Andrew Searle Hart


Born: 14 March 1811 in Limerick, Ireland
Died: 13 April 1890 in Kilderry, County Donegal, Ireland


Andrew Hart's parents were George Vaughan Ledwich Hart and Maria Murray Hume. The Rev George Hart (1754-1839), from Glenalla, County Donegal, was a son of John Hart and Catharine Barnard. The Rev George Hart was a curate to the Dean of Derry and then the rector of Castlebar, County Mayo. In 1791 he married Maria Hume (born 1771), a daughter of the Very Rev John Hume, the Dean of Derry, and his wife Jane Murray. Maria inherited Glenalla, County Donegal, from her mother's relatives, the Murray family, in 1801. It was at Glenalla that Andrew spent much time as a child. He was the youngest of his parent's children and outlived all his elder siblings except for one. The children were John Hart (born 1792, died as a baby), John Hume Hart (1794-1821), William Henry Hart (1796- lost at sea), Jane Alicia Hart (1797-1808), George Vaughan Hart (1799-1836), Catharine Elizabeth Hart (1801-1883), Thomas Barnard Hart (1803-1866), Edward Hume Hart (1806-1872), Jane Maria Hart (1809-1895), and Andrew Searle Hart, the subject of this biography.

Andrew Hart was a pupil at Foyle College in Londonderry. This school dates back to 1617 but only took the name Foyle College in 1814 when it moved to a new site outside the city walls. In addition to this schooling, Andrew also had lessons from a private tutor. In November 1828 he entered Trinity College Dublin. There he was in the same class as Isaac Butt who became a barrister, politician and a strong supporter of home rule. Hart and Butt became close friends although they never agreed in their political views. At Trinity College, Hart was one year ahead of Charles Graves who entered in 1829. At the time when Hart began his studies William Rowan Hamilton was Andrews' Professor of Astronomy in Trinity College Dublin while Franc Sadleir (1775-1851) was Erasmus Smith professor of mathematics. James MacCullagh was appointed junior assistant to the mathematics professor in 1832. Bartholomew Lloyd was Erasmus Smith professor of Natural and Experimental Philosophy when Hart entered but he became Provost of Trinity College Dublin in 1831 and was succeeded as professor of Natural and Experimental Philosophy by his son Humphrey Lloyd. Hart graduated with a B.A. in 1833 and he was awarded the Science medal for his excellent performance. He decided to take the Trinity College Fellowship examinations:-

The examination for fellowship was formidable, being held on twelve days preceding Trinity Sunday from nine to twelve in the forenoon and two to five in the afternoon of each day. The subjects of the examination were pure and applied mathematics, experimental physics, mental and moral philosophy, Greek language and literature, Latin language and literature, and Hebrew and cognate languages.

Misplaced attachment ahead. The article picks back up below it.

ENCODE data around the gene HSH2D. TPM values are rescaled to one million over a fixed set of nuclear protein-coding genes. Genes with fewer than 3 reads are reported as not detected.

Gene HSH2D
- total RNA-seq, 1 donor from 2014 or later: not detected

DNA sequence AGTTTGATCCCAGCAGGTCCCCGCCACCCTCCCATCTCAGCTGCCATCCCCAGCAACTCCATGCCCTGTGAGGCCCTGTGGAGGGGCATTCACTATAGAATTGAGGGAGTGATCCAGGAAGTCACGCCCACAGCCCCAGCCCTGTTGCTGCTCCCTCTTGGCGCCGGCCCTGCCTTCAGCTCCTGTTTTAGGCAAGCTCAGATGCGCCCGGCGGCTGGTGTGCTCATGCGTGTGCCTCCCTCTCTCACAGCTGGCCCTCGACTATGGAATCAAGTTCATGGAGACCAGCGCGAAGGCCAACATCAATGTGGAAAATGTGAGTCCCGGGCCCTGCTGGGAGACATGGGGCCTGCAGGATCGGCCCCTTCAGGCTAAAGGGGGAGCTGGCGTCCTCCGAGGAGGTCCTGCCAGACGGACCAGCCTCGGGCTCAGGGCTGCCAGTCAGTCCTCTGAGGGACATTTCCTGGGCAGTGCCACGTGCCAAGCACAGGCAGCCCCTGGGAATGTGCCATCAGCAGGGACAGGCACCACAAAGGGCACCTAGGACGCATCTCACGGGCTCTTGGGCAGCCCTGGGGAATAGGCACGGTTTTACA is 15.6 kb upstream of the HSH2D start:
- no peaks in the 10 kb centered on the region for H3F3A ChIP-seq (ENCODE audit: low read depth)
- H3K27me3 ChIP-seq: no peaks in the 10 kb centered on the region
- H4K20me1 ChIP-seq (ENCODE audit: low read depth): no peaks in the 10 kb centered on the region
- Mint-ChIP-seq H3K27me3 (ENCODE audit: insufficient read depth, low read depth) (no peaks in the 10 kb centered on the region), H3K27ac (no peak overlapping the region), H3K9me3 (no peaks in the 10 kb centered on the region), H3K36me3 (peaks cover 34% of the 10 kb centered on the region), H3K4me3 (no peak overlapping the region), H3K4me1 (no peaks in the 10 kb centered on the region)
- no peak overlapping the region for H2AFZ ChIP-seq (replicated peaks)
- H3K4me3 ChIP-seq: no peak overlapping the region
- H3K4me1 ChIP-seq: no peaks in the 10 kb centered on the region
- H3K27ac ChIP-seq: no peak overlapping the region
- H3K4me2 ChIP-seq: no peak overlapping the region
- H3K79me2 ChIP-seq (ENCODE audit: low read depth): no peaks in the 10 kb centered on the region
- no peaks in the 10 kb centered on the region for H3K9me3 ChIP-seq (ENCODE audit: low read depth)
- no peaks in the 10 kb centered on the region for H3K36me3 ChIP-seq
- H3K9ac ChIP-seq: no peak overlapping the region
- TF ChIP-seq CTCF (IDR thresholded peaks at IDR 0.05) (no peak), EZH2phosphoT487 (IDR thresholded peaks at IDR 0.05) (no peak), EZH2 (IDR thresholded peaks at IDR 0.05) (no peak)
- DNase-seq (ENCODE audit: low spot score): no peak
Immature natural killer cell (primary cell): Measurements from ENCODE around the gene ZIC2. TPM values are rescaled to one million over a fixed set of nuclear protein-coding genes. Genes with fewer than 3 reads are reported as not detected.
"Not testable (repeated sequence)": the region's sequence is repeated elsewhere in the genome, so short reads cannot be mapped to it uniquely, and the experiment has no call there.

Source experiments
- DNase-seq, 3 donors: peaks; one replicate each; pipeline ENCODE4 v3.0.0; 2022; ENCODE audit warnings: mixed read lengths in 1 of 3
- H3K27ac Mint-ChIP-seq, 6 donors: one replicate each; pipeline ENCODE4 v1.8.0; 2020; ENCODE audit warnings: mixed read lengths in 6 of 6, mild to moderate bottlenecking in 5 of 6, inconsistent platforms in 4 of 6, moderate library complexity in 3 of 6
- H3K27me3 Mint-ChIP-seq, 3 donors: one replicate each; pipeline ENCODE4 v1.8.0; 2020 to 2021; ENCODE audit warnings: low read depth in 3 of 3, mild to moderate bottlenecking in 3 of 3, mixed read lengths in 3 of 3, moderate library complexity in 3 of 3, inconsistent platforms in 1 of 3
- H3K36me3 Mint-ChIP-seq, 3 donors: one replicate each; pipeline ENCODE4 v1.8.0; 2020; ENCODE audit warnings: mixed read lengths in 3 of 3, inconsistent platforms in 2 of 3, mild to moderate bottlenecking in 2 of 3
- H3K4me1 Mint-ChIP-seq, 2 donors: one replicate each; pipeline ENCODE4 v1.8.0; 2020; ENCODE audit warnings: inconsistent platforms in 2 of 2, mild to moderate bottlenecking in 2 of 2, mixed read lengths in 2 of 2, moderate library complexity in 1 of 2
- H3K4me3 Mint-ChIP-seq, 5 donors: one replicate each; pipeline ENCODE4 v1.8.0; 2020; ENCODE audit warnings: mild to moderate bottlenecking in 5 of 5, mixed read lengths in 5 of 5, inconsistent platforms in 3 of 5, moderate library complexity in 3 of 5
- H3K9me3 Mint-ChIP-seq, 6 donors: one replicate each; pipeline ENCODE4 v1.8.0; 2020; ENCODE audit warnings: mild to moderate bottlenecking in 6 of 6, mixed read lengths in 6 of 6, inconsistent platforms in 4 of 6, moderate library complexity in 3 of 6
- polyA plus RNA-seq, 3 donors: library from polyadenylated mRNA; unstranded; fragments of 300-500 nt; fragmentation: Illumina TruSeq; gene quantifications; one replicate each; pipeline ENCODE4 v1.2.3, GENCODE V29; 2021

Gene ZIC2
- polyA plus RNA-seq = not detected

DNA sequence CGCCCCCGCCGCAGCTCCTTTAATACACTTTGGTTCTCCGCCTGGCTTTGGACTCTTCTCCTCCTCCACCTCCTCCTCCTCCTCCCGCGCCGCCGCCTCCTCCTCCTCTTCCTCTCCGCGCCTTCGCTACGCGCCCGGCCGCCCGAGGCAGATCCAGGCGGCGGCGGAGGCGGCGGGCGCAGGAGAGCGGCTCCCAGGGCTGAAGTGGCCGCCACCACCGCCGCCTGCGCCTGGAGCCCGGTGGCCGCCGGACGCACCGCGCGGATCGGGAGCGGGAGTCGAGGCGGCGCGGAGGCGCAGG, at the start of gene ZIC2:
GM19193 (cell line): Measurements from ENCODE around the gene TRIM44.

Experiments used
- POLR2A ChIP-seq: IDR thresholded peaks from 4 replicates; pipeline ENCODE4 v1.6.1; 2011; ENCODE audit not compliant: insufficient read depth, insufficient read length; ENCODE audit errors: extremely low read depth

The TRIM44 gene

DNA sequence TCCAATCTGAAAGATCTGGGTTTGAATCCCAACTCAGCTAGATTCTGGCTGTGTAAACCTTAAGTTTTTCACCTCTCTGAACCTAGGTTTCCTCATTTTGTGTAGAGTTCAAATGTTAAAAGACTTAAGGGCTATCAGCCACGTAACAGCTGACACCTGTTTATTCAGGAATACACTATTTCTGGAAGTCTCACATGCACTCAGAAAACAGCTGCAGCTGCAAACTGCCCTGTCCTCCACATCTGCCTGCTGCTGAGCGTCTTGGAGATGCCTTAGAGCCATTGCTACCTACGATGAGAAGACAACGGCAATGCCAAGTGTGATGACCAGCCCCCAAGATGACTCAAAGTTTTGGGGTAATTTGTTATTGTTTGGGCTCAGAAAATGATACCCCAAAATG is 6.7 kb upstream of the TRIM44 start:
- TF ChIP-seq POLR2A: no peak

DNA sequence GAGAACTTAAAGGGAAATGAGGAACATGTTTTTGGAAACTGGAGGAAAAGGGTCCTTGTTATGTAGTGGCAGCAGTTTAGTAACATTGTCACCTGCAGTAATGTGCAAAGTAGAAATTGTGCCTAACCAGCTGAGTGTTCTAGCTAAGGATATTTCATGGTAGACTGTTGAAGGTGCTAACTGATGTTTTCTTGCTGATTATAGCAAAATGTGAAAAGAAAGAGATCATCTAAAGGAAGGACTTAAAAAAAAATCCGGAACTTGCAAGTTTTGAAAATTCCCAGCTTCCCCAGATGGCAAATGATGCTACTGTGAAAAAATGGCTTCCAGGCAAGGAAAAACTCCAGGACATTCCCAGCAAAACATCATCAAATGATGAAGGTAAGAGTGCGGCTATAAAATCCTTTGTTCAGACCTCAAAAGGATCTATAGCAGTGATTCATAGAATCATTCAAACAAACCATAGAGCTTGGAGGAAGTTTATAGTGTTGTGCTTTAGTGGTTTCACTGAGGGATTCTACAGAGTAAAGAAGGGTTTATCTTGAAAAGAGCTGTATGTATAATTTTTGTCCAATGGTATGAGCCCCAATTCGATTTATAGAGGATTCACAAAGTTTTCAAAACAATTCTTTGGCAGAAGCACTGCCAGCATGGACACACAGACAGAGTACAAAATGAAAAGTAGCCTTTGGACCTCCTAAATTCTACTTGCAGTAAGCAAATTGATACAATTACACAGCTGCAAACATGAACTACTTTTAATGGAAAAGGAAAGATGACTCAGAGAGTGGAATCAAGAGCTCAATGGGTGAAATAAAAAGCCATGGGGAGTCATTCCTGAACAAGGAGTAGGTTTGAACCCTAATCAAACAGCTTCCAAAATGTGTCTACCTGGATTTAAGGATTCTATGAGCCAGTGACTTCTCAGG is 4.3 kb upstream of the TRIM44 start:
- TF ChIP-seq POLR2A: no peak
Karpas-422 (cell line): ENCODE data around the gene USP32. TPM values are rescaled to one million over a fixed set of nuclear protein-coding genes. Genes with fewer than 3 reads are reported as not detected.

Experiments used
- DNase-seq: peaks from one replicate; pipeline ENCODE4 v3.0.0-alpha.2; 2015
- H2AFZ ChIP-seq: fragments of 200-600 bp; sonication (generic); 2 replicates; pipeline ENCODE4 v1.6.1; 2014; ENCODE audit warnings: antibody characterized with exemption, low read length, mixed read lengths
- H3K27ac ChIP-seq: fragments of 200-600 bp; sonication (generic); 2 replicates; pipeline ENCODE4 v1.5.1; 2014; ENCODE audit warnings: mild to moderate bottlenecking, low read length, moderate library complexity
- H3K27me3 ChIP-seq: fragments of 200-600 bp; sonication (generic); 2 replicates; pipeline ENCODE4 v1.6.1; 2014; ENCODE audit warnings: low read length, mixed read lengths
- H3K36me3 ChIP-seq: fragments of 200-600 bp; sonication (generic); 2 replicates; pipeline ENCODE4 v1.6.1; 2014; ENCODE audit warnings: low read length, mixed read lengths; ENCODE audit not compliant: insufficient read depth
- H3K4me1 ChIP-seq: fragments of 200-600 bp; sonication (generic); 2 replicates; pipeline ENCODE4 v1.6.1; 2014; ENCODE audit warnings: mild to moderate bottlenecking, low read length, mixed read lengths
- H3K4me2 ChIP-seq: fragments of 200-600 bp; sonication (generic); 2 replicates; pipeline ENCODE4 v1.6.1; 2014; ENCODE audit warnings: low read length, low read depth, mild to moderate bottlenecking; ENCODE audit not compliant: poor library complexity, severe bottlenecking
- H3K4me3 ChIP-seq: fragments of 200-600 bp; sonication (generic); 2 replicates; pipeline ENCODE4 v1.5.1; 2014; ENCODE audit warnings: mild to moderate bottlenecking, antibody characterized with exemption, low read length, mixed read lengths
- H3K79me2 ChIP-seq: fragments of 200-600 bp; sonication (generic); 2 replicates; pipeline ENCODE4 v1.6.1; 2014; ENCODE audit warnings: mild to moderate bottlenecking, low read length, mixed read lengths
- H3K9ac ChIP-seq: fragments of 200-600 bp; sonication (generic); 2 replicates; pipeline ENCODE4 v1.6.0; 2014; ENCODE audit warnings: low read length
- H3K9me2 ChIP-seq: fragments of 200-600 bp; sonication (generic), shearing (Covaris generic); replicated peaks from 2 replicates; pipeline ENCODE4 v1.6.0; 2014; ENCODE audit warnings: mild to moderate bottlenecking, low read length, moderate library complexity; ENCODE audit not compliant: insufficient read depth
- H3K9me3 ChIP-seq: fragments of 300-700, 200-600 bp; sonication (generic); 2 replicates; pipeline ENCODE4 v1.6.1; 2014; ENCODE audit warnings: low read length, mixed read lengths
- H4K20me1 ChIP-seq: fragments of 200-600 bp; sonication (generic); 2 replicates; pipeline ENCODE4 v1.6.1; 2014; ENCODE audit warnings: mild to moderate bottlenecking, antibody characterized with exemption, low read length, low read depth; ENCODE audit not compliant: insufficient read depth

Hart was elected a fellow of Trinity College, on 15 June 1835. We note that James Booth, who was four years older than Hart, took the fellowship examinations for the first time in the same year but failed to gain a fellowship. In the autumn of 1835 Hart began legal training when he entered King's Inns, Dublin and in 1836 he enrolled in Gray's Inn, London. On 13 February 1837 he was elected to the Royal Irish Academy, and in the following year he was called to the Irish bar. Back at Trinity College, Dublin, he was awarded an M.A. in 1839, and he received an LLB and an LLD in 1840.

On 6 August 1840, at Clontarf, Hart married Frances MacDougall, the second daughter of Henry MacDougall QC, of Dublin. The marriage was conducted by the Rev Charles Stanford. Andrew and Frances Hart had ten children: George Vaughan Hart (1841-1912); Andrew Hart (1842-1869); Fanny Allman Hart (1843-1857); Mary Hart (1844-1858); child born in 1844 died as infant; Henry Chichester Hart (1847-1908); child born in 1848 died as infant; Henrietta Catherine Hart (1850-1881); William Hume Hart (1852-1884); and Louisa Elizabeth Hart (1853- died as an infant). We see from this list that, of Hart's ten children, only two survived him, namely George Vaughan Hart, who was professor of Feudal and English Law at Trinity College from 1890 to 1909, and Henry Chichester Hart, who became a botanist and explorer. Henry Chichester Hart's most important work was the book Flora of the County Donegal.

In the 1840s Hart published two mathematics books, An elementary treatise on mechanics (First edition 1844, Second edition 1847) and An elementary treatise on hydrostatics and hydrodynamics (First edition 1846, Second edition 1850).

In addition to his position as a fellow of Trinity College, where he was connected to the School of Engineering, Hart also served as Professor of Real and Personal Property in King's Inns, Dublin. He also played a major role on the Synod of the Church of Ireland.

Hart published a number of papers on geometry. For example On the Form of Geodesic Lines through the Umbilic of an Ellipsoid (1849), Geometrical demonstration of some properties of geodesic lines (1849), On geodesic lines traced on a surface of the second degree (1849), and An account of some transformations of curves (1853).

His most important result was contained in his paper Extension of Terquem's theorem respecting the circle which bisects three sides of a triangle (1861). This paper was written after an investigation which had been suggested by William Rowan Hamilton in a letter he wrote to Hart. In addition Hart corresponded with George Salmon on the same topic. This paper contains the result which became known as Hart's theorem. This theorem is a generalisation of Feuerbach's Theorem. Hart's Theorem states:

Taking any three of the eight circles which touch three others, a circle can be described to touch these three, and to touch a fourth circle of the eight touching circles.
In his masterpiece Principles of geometry (1925), Henry Baker devotes a whole chapter to Hart's Theorem, namely Chapter 2 which is titled "Hart's Theorem, for Circles in a Plane, or for Sections of a Quadric." Here are the opening paragraphs of this chapter [1]:-